However, the power company has been sending crews out during the summer trimming tree branches very aggressively. Citizens have been complaining about how the beautiful trees along the roads have been mutilated. I suspect these are some of the same citizens who complained about their power going out last winter when tree limbs fell on power lines.

Obviously, it would make a lot of sense to put the power lines underground, even though it wasn’t done in the first place. This would cost a lot of money.

The power company said, “If you [the citizens] will pay for it [by raising taxes] we will put power lines underground, though you need to understand if something goes wrong with a power line under the ground it will take longer to restore power and you will complain even more in the future.

“Also, you need to understand that power comes from lines and power stations off the island, and when they stop working, it won’t matter if your lines are underground.”

The citizens said, “You are a big private company that makes a lot of money. You spend some of that money to put the power lines underground. And stop making so many excuses.”

I don’t know if the general fitness and health of the people on our island is above the national average, but we may have some of the strongest fingers in our country. Except for the citizens of new Orleans, that is.

I have been working on my stock portfolio. Usually, I buy a stock and hope the price of the stock will increase. For example, I bought stock in a gasoline company. Every time the price of gasoline goes up at the pump, I am comforted by the knowledge that a tiny portion of the huge and obscene profits the gasoline company makes goes to me as a stock dividend. Although the gasoline company profit is obscene, by the time it gets to me, it is much cleaner. I believe this is known as money laundering.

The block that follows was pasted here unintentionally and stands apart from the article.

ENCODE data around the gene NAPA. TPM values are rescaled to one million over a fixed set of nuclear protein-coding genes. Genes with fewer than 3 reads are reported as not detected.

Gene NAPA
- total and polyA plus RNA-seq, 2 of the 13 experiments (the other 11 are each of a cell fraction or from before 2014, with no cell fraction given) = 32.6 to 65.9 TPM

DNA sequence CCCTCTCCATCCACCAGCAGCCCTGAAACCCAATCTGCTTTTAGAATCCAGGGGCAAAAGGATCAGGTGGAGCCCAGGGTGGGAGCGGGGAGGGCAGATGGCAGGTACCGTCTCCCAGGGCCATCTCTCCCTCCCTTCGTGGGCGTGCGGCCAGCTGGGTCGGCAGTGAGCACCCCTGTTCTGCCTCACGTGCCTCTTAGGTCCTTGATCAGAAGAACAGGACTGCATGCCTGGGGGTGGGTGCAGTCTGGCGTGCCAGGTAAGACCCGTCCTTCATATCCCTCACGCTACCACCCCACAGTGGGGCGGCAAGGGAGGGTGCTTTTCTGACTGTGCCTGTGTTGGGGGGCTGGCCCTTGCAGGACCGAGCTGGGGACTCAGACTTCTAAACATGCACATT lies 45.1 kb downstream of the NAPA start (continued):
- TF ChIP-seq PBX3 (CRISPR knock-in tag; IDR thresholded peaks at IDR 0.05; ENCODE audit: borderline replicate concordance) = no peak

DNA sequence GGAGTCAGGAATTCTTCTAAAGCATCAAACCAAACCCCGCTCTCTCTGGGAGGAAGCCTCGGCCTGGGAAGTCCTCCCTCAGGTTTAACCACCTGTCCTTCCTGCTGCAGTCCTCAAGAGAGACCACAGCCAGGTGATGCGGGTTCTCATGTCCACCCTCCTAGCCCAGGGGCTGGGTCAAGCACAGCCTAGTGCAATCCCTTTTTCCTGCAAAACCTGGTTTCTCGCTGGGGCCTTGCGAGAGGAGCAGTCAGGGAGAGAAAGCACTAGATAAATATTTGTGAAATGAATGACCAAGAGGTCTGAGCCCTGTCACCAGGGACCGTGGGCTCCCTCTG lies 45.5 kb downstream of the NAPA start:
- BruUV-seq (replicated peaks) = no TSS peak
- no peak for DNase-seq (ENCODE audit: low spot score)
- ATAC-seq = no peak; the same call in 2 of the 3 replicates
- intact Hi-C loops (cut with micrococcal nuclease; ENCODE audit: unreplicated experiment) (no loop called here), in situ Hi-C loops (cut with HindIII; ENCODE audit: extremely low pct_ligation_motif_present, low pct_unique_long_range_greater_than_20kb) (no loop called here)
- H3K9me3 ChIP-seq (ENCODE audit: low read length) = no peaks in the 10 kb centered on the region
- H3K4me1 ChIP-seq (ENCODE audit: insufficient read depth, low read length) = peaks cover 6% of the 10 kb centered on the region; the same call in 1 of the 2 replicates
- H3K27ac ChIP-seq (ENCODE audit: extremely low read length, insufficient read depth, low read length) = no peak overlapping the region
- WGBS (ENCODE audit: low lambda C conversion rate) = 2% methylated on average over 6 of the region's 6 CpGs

There is an obscure procedure in the stock market known as shorting. Although I don’t really understand the details of how to short a stock, the basic concept is that instead of betting (excuse me, investing) that the price of a stock will go up, the gambler (excuse me, investor) bets that the price of a stock will go down.

I think I will study shorting with great intensity until I understand it. Then I will short the stock of our power company.

As the power goes out this winter, I will sit in the dark and cold next the wood stove and examine my brokerage statement by the light of my windup flashlight and see if it brings me any comfort and consolation. Then I will cuddle my wife for comfort and consolation.

And maybe call my daughter on the telephone that will probably work because of its underground lines and talk to Random Granddaughter.

4 Responses to “Power Mad”

  1. I am now imagining your posts as surreal paintings of storms, zucchinis, and pointing fingers. This has brought me great amusement. Isn’t it funny how people argue?

  2. heathenly Says:

    Here in Arizona, we’re unclear as to when winter starts.

  3. Perhaps someday you will be able to invest in a generator with fewer psychiatric difficulties.

  4. modestypress Says:


    On a clear day, you can see forever.


    If my wife felt the same way about her original husband, there would be a new model husband at the kitchen table.